The Clinton Herald, Clinton, Iowa

Local News

June 26, 2012

Decision could affect all county employees

CLINTON — Clinton County Board of Supervisors will look into changing vacation time for assistant county attorneys in a decision that could affect all county employees.

County Attorney Mike Wolf and Assistant Attorney Ross Barlow approached the board with a proposal to grant department head vacation benefits to assistant county attorneys at a meeting Monday.

“We don’t expect to change the work load, just add more flexibility,” Wolf said.

Assistant city attorneys do much of their work outside normal hours, according to Barlow.

“We work 24/7,” Barlow said. “We bring work home. No matter what vacation we get, there will still be the same amount of work getting done.”

Currently, attorneys receive regular employee benefits, which are as follows: Upon completion of one year of work, 10 days of vacation; seven years of work equals 15 days of vacation; 15 years of work equals 20 days of vacation; and 21 years of work equals 25 days vacation. If approved, the assistant attorneys would receive the department head vacation time, which is: Upon one year completion,10 days of vacation; for three years of work, 15 days off; for eight years of work, 20 days off; for 15 years, 25 days off; and for 20 years, 30 days off.

One of the main motivations for adding more vacation time is to bring in more attorneys and for retention.

“If you look at the private sector there is more flexibility,” Barlow said. “We’ve lost an attorney because of the stress.”

The timing for implementing a change like this is ideal with the end of the fiscal year approaching, according to Wolf. Only vacation time would be affected with no carry-over time and it would not be retroactive. The time would be subject to the employee handbook and would have to be approved by Wolf.

Human Resource Consultant Paul Greufe urged the board to consider the down side of implementing a policy like this for just one department.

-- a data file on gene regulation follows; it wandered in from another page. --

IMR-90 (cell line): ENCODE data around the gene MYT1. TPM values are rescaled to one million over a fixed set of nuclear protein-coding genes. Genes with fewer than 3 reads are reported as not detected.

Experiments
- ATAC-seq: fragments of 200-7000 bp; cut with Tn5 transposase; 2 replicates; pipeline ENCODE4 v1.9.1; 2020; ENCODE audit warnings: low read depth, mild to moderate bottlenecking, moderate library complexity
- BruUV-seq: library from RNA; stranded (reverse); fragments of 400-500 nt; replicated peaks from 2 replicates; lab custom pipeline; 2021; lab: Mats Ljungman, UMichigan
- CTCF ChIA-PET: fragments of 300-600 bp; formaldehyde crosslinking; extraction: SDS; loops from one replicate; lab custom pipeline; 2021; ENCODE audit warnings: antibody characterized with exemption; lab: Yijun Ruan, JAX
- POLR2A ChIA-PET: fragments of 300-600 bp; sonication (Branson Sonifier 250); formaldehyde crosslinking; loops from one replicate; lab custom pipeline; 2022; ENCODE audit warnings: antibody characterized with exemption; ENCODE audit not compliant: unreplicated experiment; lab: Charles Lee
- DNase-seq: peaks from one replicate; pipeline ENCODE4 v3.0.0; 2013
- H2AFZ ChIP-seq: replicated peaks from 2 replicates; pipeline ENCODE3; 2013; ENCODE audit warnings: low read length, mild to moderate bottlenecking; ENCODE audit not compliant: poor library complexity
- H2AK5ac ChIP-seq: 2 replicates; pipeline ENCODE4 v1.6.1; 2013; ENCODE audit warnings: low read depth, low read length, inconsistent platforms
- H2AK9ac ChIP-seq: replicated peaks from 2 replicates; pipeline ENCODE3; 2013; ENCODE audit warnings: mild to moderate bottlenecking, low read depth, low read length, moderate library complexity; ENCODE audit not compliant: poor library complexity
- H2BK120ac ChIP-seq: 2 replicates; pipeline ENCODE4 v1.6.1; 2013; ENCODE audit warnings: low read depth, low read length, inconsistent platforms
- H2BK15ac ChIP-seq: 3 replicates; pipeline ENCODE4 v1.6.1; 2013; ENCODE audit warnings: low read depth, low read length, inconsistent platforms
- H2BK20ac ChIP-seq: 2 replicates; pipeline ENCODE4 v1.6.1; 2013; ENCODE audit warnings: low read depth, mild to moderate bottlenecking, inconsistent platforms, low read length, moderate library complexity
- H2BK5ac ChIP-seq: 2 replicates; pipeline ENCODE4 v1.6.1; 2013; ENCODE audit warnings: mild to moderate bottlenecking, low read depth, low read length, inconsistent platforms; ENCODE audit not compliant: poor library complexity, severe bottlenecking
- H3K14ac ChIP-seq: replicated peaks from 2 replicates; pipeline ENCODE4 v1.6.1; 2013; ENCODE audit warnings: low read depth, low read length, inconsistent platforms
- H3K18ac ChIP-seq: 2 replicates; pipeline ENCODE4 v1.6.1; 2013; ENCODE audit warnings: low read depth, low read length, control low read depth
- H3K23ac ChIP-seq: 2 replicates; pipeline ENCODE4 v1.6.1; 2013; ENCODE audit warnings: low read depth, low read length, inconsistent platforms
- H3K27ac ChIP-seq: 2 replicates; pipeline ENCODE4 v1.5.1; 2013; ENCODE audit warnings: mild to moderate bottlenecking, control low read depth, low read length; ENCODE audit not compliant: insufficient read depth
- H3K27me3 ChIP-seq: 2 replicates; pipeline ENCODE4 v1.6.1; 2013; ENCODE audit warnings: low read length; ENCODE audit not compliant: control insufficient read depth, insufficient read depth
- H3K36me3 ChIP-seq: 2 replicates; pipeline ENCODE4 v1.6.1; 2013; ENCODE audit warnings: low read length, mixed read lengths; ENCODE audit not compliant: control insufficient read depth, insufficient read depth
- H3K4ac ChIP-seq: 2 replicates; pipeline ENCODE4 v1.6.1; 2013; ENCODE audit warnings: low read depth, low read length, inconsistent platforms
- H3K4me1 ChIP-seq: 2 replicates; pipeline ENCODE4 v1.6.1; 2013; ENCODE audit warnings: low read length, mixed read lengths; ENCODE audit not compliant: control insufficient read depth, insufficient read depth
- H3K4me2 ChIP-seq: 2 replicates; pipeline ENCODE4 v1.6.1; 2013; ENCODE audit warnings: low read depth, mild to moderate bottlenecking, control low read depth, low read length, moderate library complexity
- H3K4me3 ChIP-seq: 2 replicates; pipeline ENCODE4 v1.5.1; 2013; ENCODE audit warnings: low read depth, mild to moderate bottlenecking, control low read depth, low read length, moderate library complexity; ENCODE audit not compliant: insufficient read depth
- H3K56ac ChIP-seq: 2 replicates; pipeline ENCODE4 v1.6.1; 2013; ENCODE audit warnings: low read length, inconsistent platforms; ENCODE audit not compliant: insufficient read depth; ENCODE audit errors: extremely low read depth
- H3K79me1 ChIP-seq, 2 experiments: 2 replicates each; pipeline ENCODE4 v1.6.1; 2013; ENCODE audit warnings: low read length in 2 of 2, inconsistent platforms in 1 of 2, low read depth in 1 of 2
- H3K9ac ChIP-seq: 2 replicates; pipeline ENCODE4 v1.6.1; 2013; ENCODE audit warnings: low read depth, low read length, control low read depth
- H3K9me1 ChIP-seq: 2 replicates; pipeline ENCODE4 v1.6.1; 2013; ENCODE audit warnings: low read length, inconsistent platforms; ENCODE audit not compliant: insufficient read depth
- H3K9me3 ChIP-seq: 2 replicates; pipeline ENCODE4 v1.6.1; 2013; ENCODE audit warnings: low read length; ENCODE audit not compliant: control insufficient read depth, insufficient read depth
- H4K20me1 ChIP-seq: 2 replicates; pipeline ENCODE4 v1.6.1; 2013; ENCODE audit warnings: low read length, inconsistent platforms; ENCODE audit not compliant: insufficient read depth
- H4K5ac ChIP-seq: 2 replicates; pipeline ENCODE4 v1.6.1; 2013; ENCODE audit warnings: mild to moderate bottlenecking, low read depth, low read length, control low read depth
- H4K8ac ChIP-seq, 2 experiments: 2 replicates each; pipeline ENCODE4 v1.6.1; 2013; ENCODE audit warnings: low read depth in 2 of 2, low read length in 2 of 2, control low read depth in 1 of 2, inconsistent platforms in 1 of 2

“It is my personal opinion that you should have the same benefits for all county employees,” Greufe said. “You don’t want to separate the department benefits, besides those who are in charge of the departments.”

While Wolf and Barlow emphasized having the same productivity while adding flexibility, Greufe says that any department heads could say the same thing.

“It’s a slippery slope,” Greufe said. “Some would be included and some would not.”

Supervisor Jill Davisson said the attorney office is unique with a high level of professionalism.

“The amount of education and importance is significant,” Davisson said. “We want something in place that is a caveat for retention.”

Offering benefits and incentives for attorneys coming in is workable, but changing benefits later on could lead to serious problems, according to Greufe.

“It’s difficult to tell someone the professionalism isn’t there and to determine their importance,” Greufe said. “The board should have a clear cut decision to fill a specific mold.”

As for comparison to the private sector, Greufe says he has never seen a private firm have more than four weeks of vacation.

Supervisor John Staszewski said the change would only cause more problems.

“I agree with Paul,” Staszewski said. “This would create problems with other departments. We should look at the policy and find working ground for everyone.”

Being exempt employees, assistant attorneys are working outside of normal work hours without getting overtime, according to Barlow.

“Our job comes home with us,” Barlow said. “We still do our job without overtime. I think that is a distinction.”

Greufe said the policy could be applied to only exempt employees, but that would still be something he would not recommend.

“Attorneys have certain responsibilities with a license to practice law.” Wolf said. “They are subject to sanctions. Not all exempt employees have to deal with licenses. If you lose your license, you are done.”

“Case managers have licenses and other special training,” Greufe said. “This opens the door for other departments.”

Supervisor Brian Schmidt sympathized with Wolf and his department.

“I understand the county attorney’s goal, to make employees more productive,” Schmidt said. “We all need a break.”

“I don’t want to meet with a department each week about this,” Staszewski said. “We need to look at the big picture.”

The supervisors must look at the root of the problem before moving further, according to Schmidt.

“We need to re-evaluate the department head policy that was passed in 2009,” Schmidt said. “The policy was implemented for retention, which looks like the same motivation today.”

Supervisors decided to table the issue until the next meeting after more discussion with the individuals involved.

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